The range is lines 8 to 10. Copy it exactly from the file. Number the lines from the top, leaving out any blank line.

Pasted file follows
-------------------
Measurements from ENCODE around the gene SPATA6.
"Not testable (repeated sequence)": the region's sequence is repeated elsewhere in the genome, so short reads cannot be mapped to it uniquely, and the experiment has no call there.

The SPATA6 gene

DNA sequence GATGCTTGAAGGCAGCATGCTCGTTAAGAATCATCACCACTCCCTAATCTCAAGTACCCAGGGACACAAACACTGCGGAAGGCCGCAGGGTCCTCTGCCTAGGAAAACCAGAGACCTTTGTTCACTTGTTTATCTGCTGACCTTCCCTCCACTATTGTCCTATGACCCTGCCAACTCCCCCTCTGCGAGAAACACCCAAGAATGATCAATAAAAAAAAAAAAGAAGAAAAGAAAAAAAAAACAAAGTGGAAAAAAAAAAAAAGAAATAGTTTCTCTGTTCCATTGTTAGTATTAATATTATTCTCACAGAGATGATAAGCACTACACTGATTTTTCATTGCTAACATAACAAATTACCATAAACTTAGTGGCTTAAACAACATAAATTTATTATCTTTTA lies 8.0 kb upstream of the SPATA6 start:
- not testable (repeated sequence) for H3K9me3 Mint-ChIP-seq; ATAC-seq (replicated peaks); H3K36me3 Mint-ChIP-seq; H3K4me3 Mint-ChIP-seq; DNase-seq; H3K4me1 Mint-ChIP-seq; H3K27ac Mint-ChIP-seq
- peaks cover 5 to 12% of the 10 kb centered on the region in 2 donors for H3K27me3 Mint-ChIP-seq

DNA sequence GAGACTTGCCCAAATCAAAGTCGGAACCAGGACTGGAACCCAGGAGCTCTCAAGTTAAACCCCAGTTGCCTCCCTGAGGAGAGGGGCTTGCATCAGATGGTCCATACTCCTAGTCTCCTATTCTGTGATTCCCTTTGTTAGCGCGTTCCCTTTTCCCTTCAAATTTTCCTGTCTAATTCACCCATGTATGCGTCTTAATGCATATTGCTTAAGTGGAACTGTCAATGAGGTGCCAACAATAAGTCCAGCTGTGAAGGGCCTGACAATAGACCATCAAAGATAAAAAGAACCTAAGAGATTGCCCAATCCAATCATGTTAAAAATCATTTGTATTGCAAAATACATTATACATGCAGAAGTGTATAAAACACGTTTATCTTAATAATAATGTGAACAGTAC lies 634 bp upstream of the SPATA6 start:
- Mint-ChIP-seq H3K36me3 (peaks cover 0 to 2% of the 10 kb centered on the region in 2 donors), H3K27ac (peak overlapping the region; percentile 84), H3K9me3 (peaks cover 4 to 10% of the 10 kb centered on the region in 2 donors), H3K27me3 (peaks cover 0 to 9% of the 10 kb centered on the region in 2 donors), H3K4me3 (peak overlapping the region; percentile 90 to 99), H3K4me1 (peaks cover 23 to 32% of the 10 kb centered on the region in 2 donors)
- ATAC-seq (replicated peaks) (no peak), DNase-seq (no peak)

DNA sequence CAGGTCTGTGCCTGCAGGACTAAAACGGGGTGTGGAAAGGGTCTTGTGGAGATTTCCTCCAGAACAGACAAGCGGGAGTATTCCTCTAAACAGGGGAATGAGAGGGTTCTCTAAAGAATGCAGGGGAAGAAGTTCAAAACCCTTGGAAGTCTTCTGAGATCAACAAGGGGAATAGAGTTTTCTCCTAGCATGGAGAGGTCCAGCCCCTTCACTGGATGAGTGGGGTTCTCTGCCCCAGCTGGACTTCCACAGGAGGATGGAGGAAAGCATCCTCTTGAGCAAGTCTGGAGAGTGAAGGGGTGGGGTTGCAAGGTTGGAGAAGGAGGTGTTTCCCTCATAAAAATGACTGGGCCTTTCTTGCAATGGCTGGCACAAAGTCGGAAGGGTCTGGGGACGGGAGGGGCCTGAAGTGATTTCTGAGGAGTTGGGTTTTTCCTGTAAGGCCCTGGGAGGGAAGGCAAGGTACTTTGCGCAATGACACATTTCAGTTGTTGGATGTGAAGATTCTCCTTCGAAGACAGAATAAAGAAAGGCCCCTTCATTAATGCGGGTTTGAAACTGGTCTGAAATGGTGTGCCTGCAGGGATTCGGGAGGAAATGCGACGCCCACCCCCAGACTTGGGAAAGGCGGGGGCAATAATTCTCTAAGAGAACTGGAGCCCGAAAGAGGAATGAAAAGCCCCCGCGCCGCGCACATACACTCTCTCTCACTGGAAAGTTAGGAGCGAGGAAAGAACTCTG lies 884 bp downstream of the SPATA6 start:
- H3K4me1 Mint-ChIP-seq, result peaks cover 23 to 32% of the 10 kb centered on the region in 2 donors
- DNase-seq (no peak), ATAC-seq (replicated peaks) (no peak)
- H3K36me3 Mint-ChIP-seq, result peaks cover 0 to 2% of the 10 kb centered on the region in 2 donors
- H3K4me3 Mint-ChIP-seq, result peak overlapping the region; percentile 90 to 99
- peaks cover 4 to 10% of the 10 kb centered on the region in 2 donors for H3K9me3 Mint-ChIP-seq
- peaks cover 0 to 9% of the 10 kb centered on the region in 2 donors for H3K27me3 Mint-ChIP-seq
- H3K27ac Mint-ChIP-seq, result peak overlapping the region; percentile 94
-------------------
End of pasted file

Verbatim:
- Mint-ChIP-seq H3K36me3 (peaks cover 0 to 2% of the 10 kb centered on the region in 2 donors), H3K27ac (peak overlapping the region; percentile 84), H3K9me3 (peaks cover 4 to 10% of the 10 kb centered on the region in 2 donors), H3K27me3 (peaks cover 0 to 9% of the 10 kb centered on the region in 2 donors), H3K4me3 (peak overlapping the region; percentile 90 to 99), H3K4me1 (peaks cover 23 to 32% of the 10 kb centered on the region in 2 donors)
- ATAC-seq (replicated peaks) (no peak), DNase-seq (no peak)

DNA sequence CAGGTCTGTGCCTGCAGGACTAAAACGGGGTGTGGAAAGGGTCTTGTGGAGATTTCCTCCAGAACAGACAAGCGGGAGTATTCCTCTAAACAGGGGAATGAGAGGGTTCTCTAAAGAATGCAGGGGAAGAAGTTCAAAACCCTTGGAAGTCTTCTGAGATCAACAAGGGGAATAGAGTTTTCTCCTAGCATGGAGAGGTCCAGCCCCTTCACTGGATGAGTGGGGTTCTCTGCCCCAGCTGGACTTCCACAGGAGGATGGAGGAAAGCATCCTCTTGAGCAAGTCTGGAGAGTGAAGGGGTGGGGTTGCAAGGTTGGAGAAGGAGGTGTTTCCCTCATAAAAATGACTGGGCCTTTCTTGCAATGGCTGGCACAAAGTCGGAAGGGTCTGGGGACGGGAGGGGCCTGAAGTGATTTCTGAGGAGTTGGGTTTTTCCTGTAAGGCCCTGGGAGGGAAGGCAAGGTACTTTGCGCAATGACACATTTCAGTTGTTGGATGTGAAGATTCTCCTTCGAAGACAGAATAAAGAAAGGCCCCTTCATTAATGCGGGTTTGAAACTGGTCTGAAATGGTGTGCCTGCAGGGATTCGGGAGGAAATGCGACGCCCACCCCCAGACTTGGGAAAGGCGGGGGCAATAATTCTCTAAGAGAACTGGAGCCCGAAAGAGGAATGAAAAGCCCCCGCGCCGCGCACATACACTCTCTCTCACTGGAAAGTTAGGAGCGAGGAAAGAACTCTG lies 884 bp downstream of the SPATA6 start: